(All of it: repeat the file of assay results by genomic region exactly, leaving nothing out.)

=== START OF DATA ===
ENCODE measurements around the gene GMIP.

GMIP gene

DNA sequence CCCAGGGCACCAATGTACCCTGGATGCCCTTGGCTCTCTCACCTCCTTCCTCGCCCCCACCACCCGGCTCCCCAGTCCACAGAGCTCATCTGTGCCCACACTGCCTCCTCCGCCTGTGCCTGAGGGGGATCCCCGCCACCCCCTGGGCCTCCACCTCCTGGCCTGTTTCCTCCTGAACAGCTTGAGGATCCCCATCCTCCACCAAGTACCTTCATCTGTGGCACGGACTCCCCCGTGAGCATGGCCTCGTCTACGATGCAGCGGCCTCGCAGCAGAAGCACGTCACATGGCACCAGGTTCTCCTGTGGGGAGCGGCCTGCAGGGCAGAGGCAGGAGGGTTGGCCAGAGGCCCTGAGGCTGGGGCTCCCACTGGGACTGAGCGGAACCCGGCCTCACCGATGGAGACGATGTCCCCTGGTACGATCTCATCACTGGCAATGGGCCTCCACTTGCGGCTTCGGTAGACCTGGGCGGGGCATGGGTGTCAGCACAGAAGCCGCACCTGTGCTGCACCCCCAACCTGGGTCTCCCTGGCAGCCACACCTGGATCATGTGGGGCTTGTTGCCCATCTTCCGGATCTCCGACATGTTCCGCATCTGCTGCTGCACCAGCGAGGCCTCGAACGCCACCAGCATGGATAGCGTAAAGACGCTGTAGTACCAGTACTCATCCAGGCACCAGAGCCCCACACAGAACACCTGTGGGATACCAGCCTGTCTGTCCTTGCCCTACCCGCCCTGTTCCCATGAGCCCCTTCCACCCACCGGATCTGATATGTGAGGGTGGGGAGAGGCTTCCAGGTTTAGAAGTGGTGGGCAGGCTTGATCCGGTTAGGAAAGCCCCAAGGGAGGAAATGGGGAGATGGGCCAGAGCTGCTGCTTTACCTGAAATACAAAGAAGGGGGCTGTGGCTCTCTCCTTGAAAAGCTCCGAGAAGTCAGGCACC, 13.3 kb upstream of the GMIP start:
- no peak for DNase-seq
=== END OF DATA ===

ENCODE measurements around the gene GMIP.

GMIP gene

DNA sequence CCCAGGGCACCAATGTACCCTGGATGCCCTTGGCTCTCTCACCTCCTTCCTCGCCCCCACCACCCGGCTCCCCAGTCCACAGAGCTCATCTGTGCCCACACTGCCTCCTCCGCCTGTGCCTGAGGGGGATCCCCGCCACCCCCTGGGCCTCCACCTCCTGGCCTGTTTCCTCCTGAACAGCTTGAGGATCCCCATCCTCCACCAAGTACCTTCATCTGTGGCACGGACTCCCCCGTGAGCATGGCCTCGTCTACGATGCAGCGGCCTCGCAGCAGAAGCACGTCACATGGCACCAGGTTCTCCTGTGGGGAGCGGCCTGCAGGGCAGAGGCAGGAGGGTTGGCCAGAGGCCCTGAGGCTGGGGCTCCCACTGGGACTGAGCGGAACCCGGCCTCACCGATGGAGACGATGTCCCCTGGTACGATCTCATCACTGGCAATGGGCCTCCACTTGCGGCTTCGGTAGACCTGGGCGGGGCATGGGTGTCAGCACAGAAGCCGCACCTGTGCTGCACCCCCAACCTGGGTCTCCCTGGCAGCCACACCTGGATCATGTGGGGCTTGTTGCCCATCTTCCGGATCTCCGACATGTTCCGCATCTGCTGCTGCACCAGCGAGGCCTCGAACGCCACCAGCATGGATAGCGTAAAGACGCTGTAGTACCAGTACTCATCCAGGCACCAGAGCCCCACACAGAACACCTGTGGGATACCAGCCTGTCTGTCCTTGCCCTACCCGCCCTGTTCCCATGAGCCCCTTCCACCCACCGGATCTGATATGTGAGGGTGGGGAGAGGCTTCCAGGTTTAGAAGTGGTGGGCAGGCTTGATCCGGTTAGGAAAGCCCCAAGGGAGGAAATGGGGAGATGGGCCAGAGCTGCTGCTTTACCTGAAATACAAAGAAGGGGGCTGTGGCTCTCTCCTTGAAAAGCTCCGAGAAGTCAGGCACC, 13.3 kb upstream of the GMIP start:
- no peak for DNase-seq